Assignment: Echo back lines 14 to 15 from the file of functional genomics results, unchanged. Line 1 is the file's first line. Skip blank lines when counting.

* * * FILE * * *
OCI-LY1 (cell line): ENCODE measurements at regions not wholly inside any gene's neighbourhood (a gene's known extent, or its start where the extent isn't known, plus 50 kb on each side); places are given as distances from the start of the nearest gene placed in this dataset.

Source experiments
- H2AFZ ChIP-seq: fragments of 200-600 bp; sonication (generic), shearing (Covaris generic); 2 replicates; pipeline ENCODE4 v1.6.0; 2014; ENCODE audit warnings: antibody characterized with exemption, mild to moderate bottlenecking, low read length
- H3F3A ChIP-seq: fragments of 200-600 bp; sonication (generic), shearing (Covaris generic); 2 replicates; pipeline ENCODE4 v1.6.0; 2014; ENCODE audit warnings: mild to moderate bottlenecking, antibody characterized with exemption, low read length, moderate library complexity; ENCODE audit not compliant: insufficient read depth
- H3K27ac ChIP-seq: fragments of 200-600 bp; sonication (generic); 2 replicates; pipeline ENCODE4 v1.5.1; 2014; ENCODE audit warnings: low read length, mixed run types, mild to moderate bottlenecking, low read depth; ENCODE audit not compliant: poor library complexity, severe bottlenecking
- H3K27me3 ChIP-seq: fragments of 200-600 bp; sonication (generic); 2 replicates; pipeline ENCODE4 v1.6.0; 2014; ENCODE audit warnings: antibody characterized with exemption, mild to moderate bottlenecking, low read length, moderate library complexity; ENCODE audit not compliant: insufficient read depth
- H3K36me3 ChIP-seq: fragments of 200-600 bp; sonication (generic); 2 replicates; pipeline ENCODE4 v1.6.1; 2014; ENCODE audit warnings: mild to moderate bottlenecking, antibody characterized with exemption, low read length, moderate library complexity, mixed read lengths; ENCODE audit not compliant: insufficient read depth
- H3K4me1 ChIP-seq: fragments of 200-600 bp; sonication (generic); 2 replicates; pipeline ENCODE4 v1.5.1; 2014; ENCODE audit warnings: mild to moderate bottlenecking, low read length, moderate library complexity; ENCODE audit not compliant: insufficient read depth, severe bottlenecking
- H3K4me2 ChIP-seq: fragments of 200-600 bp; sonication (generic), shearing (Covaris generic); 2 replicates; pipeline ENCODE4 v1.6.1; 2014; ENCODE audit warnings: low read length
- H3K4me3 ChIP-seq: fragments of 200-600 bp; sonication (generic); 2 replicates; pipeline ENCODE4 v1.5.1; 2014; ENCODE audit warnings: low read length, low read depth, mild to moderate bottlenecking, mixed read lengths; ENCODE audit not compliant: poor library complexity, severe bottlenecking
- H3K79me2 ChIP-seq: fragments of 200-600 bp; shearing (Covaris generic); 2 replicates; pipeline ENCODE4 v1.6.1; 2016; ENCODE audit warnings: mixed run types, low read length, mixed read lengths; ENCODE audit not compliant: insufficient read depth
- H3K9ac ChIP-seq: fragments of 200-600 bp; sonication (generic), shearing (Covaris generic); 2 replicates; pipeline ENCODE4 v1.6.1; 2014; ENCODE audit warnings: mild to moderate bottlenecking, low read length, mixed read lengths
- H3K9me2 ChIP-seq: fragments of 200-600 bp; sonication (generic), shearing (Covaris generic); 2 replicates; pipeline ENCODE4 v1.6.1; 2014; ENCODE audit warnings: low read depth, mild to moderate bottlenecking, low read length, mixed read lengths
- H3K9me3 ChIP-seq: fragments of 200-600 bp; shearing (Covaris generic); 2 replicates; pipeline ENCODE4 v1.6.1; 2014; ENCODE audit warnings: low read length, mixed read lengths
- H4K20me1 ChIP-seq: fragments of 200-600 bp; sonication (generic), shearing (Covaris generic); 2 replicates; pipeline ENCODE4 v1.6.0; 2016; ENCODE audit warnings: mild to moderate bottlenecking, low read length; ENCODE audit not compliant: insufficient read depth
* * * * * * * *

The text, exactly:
- H3K9me3 ChIP-seq: fragments of 200-600 bp; shearing (Covaris generic); 2 replicates; pipeline ENCODE4 v1.6.1; 2014; ENCODE audit warnings: low read length, mixed read lengths
- H4K20me1 ChIP-seq: fragments of 200-600 bp; sonication (generic), shearing (Covaris generic); 2 replicates; pipeline ENCODE4 v1.6.0; 2016; ENCODE audit warnings: mild to moderate bottlenecking, low read length; ENCODE audit not compliant: insufficient read depth